The accumulation of oxygen-free radicals and activation of neutrophils are strongly implicated as important pathophysiological mechanisms mediating myocardial ischemia/reperfusion injury. It has been proven that various antioxidants have cardioprotective effects. Magnolol, an active component extracted from the Chinese medicinal herb Magnolia officinalis, possesses potent antioxidant and free radical scavenging activities. In this study, the cardioprotective activity of magnolol was evaluated in an open-chest anesthetized rat model of myocardial ischemia/reperfusion injury. The results demonstrated that pretreatment with magnolol (0.2 and 0.5 μg/kg, i.v. bolus) at 10 min before 45 min of left coronary artery occlusion, significantly suppressed the incidence of ventricular fibrillation and mortality when compared with the control group. Magnolol (0.2 and 0.5 μg/kg) also significantly reduced the total duration of ventricular tachycardia and ventricular fibrillation. After 1 h of reperfusion, pretreatment with magnolol (0.2 and 0.5 μg/kg) caused a significant reduction in infarct size. In addition, magnolol (0.2 μg/kg) significantly reduced superoxide anion production and myeloperoxidase activity, an index of neutrophil infiltration in the ischemic myocardium. In addition, pretreatment with magnolol (0.2 and 0.5 μg/kg) suppressed ventricular arrhythmias elicited by reperfusion following 5 min of ischemia. In vitro studies of magnolol (5, 20 and 50 μM) significantly suppressed N-formylmethionyl-leucyl-phenylalanine (fMLP; 25 nM)-activated human neutrophil migration in a concentration-dependent manner. It is concluded that magnolol suppresses ischemia- and reperfusion-induced ventricular arrhythmias and reduces the size of the infarct resulting from ischemia/reperfusion injury. This pronounced cardioprotective activity of magnolol may be mediated by its antioxidant activity and by its capacity for neutrophil inhibition in myocardial ischemia/reperfusion.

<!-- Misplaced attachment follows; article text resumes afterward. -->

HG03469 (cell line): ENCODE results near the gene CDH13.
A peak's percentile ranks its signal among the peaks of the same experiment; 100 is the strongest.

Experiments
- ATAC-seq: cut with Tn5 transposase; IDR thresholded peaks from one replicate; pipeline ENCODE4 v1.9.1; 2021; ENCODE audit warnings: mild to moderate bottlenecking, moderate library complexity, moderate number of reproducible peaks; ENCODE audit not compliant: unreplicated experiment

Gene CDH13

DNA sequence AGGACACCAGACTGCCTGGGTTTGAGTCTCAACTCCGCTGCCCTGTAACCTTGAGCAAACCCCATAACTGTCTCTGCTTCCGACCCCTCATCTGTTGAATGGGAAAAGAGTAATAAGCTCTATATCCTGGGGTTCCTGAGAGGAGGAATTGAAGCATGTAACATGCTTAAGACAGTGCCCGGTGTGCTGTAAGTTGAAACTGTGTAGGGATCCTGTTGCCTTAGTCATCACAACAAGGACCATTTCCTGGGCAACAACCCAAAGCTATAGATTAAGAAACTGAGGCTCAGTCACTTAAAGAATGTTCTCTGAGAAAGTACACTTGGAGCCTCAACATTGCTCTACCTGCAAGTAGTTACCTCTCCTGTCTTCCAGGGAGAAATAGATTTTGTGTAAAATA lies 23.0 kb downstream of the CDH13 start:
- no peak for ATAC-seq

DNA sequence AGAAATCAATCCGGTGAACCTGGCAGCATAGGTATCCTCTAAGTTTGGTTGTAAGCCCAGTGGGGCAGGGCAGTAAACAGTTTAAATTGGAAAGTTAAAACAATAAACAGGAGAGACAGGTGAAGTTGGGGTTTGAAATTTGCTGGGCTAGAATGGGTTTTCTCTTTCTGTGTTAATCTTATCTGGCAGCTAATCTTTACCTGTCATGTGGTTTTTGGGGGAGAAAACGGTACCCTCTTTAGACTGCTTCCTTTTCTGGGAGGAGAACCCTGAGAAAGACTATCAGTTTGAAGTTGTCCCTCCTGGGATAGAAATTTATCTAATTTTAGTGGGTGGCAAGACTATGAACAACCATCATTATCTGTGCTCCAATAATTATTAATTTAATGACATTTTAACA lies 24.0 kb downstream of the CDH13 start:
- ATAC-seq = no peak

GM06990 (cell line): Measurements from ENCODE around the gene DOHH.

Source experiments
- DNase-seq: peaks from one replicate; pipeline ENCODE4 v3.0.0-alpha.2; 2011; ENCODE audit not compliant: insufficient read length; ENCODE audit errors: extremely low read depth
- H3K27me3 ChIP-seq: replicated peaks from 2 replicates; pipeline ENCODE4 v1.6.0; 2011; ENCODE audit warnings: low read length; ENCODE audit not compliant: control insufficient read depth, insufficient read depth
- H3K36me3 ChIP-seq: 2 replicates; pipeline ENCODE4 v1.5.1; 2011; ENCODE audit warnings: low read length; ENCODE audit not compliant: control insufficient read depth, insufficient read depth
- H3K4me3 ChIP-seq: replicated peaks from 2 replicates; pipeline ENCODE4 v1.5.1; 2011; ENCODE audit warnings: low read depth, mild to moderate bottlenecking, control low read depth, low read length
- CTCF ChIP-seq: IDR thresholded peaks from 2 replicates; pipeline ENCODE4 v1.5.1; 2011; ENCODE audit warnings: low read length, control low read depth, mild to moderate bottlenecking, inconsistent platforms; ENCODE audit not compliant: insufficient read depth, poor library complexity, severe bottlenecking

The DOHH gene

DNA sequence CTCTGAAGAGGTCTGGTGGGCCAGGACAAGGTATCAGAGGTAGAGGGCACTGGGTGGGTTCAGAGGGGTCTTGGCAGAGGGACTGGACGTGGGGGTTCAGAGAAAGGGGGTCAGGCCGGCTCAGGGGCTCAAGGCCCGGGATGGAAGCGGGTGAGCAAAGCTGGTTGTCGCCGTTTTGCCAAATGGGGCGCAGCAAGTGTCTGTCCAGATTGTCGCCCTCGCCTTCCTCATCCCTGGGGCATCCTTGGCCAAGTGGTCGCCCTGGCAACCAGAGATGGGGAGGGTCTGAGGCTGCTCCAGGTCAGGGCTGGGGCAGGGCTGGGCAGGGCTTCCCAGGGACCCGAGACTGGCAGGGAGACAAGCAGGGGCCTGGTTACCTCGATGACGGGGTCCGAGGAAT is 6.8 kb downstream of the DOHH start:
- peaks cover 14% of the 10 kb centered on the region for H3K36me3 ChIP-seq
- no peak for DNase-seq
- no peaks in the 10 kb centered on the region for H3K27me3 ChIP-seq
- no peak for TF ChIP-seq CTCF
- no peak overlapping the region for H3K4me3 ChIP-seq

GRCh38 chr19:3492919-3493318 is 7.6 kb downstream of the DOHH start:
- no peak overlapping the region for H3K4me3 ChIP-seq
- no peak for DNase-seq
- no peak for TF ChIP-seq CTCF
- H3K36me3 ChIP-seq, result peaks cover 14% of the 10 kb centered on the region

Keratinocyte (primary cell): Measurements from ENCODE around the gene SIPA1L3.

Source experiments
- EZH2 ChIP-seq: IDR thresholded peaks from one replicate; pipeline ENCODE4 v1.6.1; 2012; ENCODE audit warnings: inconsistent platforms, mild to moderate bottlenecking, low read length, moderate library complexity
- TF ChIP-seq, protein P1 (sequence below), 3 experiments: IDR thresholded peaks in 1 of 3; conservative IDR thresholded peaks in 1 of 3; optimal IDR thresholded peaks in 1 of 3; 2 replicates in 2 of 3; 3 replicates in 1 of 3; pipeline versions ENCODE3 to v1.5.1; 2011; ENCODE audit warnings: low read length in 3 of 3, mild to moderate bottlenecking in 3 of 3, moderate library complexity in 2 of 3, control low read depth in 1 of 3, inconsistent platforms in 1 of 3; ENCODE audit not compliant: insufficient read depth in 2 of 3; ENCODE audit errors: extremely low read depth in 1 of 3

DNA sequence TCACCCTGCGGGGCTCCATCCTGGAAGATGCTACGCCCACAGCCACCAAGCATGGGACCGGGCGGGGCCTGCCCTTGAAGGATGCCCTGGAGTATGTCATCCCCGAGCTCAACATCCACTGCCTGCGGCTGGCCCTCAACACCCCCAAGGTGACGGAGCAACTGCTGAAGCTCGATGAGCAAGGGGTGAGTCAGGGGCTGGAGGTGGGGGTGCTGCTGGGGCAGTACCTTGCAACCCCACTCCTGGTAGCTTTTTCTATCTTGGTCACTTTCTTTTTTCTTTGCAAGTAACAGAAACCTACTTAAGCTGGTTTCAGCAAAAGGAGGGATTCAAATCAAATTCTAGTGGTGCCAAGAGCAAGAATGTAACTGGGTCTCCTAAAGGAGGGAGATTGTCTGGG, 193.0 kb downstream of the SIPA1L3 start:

- Myocardial ischemia
ASJC Scopus subject areas
- Cellular and Molecular Neuroscience